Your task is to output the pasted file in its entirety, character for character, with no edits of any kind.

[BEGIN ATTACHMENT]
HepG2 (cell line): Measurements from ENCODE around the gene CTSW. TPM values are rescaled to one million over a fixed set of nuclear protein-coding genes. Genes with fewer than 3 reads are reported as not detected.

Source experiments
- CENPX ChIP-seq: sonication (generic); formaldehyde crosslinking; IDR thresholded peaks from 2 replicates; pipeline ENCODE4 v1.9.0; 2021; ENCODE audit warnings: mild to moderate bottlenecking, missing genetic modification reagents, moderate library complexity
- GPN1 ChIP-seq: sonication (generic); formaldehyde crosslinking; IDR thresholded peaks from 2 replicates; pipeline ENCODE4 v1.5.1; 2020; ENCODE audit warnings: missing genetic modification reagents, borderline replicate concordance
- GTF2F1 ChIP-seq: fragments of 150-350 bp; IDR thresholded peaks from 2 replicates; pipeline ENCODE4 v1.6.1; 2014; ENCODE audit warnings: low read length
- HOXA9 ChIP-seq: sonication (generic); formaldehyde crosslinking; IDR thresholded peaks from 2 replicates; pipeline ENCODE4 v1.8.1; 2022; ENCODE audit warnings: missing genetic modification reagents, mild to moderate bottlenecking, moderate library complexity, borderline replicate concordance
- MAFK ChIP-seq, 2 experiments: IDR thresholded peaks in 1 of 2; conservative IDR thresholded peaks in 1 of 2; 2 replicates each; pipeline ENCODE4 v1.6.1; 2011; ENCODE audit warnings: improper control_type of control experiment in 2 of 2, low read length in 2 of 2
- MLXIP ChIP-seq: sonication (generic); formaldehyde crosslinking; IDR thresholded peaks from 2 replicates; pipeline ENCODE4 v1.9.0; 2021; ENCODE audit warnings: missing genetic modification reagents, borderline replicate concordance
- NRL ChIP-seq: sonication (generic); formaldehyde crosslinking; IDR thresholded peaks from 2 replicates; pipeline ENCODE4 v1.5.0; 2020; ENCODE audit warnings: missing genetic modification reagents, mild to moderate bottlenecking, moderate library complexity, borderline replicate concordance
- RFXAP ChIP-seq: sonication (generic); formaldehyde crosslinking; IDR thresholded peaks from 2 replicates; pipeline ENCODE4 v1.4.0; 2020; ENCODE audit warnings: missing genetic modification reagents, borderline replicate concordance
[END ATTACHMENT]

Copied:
HepG2 (cell line): Measurements from ENCODE around the gene CTSW. TPM values are rescaled to one million over a fixed set of nuclear protein-coding genes. Genes with fewer than 3 reads are reported as not detected.

Source experiments
- CENPX ChIP-seq: sonication (generic); formaldehyde crosslinking; IDR thresholded peaks from 2 replicates; pipeline ENCODE4 v1.9.0; 2021; ENCODE audit warnings: mild to moderate bottlenecking, missing genetic modification reagents, moderate library complexity
- GPN1 ChIP-seq: sonication (generic); formaldehyde crosslinking; IDR thresholded peaks from 2 replicates; pipeline ENCODE4 v1.5.1; 2020; ENCODE audit warnings: missing genetic modification reagents, borderline replicate concordance
- GTF2F1 ChIP-seq: fragments of 150-350 bp; IDR thresholded peaks from 2 replicates; pipeline ENCODE4 v1.6.1; 2014; ENCODE audit warnings: low read length
- HOXA9 ChIP-seq: sonication (generic); formaldehyde crosslinking; IDR thresholded peaks from 2 replicates; pipeline ENCODE4 v1.8.1; 2022; ENCODE audit warnings: missing genetic modification reagents, mild to moderate bottlenecking, moderate library complexity, borderline replicate concordance
- MAFK ChIP-seq, 2 experiments: IDR thresholded peaks in 1 of 2; conservative IDR thresholded peaks in 1 of 2; 2 replicates each; pipeline ENCODE4 v1.6.1; 2011; ENCODE audit warnings: improper control_type of control experiment in 2 of 2, low read length in 2 of 2
- MLXIP ChIP-seq: sonication (generic); formaldehyde crosslinking; IDR thresholded peaks from 2 replicates; pipeline ENCODE4 v1.9.0; 2021; ENCODE audit warnings: missing genetic modification reagents, borderline replicate concordance
- NRL ChIP-seq: sonication (generic); formaldehyde crosslinking; IDR thresholded peaks from 2 replicates; pipeline ENCODE4 v1.5.0; 2020; ENCODE audit warnings: missing genetic modification reagents, mild to moderate bottlenecking, moderate library complexity, borderline replicate concordance
- RFXAP ChIP-seq: sonication (generic); formaldehyde crosslinking; IDR thresholded peaks from 2 replicates; pipeline ENCODE4 v1.4.0; 2020; ENCODE audit warnings: missing genetic modification reagents, borderline replicate concordance